Containers to Kubernetes - Learning cloud native development as a Catalyst Intern

by Daniel Southward-Ellis

Daniel Southward-Ellis is standing in front of some ferns wearing a blue button up shirt and smiling at the camera. Over the summer break between 2021 and 2022 I was offered the opportunity to work as a cloud native intern at Catalyst. The position would involve improving Cove, Catalyst's platform as a service built on top of Kubernetes. The project was fascinating but I had never worked with Kubernetes before. To make things more challenging, I couldn't find a simple explanation of what Kubernetes was or how it worked. Luckily it turned out to be easier to learn than I'd feared it would be.

What I knew going in

Before the job I knew that containers were lightweight virtual machines that programs could be installed into and then run from. This avoids the end user needing to install the program themselves which means less work for them. From my research before starting, I knew that Kubernetes was a system that could organize containers running code seamlessly over several machines. It does this by creating and destroying containers and changing how they are connected to bring the whole cluster towards a desired state. So with this understanding I started working on Cove.

Upgrading an Ingress Controller

After getting settled in at Catalyst my first task was to upgrade the version of the ingress controller installed with Cove. This seemed like a simple task (I just needed to change a version number) but it would help me get to grips with how Kubernetes worked.

First I had to figure out how networking works in a Kubernetes cluster and where the ingress controller fit in. I discovered that ingresses are used to direct web traffic to different apps depending on the URL. So if you ran a food blog, you could setup one ingress to send traffic from a recipe page to one service and traffic for the blog list to a different one.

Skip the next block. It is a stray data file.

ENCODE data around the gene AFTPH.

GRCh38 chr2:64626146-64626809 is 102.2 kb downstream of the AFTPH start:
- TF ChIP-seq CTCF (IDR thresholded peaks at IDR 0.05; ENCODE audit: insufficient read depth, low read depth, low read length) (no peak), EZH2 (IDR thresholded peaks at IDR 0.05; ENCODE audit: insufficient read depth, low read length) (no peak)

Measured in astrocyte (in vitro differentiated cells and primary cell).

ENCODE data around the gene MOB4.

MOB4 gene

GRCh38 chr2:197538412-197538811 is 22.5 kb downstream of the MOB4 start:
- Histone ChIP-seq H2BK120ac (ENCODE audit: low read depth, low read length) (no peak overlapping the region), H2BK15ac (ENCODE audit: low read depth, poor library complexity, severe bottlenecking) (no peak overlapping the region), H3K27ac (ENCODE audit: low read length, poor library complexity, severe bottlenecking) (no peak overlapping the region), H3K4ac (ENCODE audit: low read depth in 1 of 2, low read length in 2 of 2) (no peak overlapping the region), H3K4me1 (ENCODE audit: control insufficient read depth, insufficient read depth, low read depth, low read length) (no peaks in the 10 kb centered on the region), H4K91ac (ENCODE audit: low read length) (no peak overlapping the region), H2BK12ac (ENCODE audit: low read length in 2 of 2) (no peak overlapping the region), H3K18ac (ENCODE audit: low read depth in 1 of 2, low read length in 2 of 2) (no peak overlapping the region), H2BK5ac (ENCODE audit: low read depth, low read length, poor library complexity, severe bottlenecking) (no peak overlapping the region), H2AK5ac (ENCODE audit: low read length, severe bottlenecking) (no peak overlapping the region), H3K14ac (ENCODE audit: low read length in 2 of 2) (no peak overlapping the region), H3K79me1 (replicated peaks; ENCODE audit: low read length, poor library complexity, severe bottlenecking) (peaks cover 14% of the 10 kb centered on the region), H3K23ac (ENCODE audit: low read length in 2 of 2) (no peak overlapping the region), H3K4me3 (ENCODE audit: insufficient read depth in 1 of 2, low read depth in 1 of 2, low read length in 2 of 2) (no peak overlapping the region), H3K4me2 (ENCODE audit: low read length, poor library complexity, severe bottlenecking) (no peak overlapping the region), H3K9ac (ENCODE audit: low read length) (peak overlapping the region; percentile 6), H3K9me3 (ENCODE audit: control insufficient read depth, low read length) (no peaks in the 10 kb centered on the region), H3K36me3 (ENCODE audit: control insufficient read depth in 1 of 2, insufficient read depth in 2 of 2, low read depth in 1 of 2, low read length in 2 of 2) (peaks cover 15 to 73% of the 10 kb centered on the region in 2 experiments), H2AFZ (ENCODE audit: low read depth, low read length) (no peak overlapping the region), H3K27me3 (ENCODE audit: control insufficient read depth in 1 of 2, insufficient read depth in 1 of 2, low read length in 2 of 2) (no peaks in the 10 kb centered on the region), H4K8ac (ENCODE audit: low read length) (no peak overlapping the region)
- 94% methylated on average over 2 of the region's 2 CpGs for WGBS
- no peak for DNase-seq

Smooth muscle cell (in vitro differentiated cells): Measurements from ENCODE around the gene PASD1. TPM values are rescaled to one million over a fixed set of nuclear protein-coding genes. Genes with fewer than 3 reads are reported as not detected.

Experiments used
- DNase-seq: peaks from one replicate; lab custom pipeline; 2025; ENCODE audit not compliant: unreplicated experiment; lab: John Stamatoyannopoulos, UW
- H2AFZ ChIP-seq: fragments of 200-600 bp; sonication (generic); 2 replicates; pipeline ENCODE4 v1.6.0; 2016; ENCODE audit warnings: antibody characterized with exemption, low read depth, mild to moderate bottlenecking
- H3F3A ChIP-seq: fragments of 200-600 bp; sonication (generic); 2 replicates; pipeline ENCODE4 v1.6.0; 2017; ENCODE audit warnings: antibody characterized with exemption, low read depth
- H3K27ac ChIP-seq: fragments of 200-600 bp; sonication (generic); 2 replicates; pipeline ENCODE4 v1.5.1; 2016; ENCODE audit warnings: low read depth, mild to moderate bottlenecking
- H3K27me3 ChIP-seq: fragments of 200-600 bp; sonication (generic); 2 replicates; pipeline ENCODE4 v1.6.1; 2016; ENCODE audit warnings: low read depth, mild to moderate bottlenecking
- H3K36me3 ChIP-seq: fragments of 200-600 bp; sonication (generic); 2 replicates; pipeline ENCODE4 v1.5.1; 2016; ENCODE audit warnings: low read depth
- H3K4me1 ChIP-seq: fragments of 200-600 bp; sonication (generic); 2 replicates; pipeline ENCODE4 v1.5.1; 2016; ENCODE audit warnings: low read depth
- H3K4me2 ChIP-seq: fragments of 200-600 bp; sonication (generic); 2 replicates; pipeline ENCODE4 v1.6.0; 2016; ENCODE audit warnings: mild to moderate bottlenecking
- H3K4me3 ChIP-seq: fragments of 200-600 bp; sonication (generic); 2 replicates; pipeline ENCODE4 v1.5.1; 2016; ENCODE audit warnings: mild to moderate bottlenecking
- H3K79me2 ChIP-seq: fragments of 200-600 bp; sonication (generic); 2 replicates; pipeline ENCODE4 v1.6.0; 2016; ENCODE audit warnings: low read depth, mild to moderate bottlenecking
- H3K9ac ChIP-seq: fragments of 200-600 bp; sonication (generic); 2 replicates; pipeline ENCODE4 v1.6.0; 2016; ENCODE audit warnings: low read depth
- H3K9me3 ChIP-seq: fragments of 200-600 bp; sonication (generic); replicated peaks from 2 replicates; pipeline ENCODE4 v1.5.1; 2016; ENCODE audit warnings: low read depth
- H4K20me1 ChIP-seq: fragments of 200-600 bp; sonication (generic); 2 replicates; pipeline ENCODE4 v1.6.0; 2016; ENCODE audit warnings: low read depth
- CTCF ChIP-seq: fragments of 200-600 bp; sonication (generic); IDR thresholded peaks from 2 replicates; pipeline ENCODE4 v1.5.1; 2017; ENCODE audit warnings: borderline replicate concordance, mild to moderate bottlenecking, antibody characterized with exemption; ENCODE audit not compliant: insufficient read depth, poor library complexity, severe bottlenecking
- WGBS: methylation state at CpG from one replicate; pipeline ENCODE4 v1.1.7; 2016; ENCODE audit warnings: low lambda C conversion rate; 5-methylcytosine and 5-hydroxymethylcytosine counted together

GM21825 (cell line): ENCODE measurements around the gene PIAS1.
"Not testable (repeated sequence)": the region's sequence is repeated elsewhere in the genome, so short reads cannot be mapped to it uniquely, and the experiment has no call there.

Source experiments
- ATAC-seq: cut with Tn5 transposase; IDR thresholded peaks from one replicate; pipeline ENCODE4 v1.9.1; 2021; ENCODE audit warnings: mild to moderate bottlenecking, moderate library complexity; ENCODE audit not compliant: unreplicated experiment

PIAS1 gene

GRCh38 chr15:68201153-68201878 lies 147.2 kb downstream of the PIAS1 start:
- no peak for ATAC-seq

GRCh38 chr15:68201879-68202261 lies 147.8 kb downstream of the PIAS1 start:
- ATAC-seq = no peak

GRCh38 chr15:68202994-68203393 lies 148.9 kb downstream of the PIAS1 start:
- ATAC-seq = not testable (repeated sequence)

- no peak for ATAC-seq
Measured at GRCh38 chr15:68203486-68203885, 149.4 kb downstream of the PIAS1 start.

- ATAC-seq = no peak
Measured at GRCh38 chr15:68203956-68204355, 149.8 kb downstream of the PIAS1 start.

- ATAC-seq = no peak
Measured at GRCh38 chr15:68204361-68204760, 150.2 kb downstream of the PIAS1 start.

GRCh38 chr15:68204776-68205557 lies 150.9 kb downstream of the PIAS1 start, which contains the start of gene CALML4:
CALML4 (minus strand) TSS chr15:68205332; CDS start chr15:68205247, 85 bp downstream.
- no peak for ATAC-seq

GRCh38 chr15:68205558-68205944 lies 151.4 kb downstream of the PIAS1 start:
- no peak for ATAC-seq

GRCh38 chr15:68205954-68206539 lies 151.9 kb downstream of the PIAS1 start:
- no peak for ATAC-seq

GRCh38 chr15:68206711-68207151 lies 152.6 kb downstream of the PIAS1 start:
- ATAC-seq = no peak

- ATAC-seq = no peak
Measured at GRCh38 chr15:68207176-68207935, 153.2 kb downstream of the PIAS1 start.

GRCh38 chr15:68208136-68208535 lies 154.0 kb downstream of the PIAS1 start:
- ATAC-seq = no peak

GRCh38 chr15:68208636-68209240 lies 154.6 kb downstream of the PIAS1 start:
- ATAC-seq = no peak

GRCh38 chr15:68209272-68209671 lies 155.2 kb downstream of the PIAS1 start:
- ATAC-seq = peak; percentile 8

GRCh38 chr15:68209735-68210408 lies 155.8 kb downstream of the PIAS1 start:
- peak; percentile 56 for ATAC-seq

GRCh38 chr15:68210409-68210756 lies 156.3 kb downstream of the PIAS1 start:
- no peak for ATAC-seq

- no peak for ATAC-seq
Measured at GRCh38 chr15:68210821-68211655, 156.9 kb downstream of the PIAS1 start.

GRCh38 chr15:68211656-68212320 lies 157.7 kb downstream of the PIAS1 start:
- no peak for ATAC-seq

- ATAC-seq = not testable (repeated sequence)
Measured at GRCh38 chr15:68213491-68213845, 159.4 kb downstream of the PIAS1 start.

In practice the upgrade turned out to involve a lot more than just changing a number. Upgrading the controller required upgrading other programs that used it. One of these programs had hardcoded a change in recent versions that broke in Cove. Fixing it ended up introducing me to another tool in Cove, Kyverno.

Resources and Kyverno

Everything in Kubernetes, even the machines the cluster runs on, are represented as resources. These describe the state I'd read about before I started. They're written and stored as YAML files which describe a type and all the settings and data needed to create the resource. A big part of getting familiar with Kubernetes was learning all the different resource types and what they did.

Kyverno is a tool that runs in the cluster and can automatically validate or modify resources when they're created or updated. The rules for this are called policies and are also resources in the cluster. Because Kubernetes uses resources for everything, I could write policies to change the values on resources created by another application.

While this turned out to be a less than ideal way to solve the problem, it was a great introduction to how Kubernetes operates. When the state Kubernetes is trying to match changes in quick succession it doesn't try to follow through the changes, it only ever tries to match the current state. This makes testing and development far easier, you only have to worry about what the state looks like now.

Working at Catalyst

Catalyst was a great introduction to different ways to manage software development. While I'd heard of Agile before I started, my internship was a great introduction to this style of working. The team would start each day with a short meeting where we'd share our progress during the previous day and outline our plans for today. These meetings were great to get up to speed on what was happening. While I was working in the office for most of my internship, covid restrictions required that people work from home some days. While this was happening, these meetings and the team's willingness to help out made sure I didn't get lost or stuck.

A different approach to development

Working in the cloud native team was very different to other development work I'd done in the past. Because I was working on systems meant to operate in a cloud environment nothing could be run or tested locally. Everything needed access to the APIs operated by cloud providers to operate. It took me a while to realize that this is part of what "cloud native" means, software purpose built to run in the cloud.

Still there was plenty that I did recognise, Git, merge requests, and tracking down strange bugs. Once I'd learned how things worked and learned all the different languages I found it wasn't so different from the style of programming I was used to. The team were amazing and incredibly helpful as I tried to find my way around the project. Contributing to Cove has been a great experience and I've learned so much from it.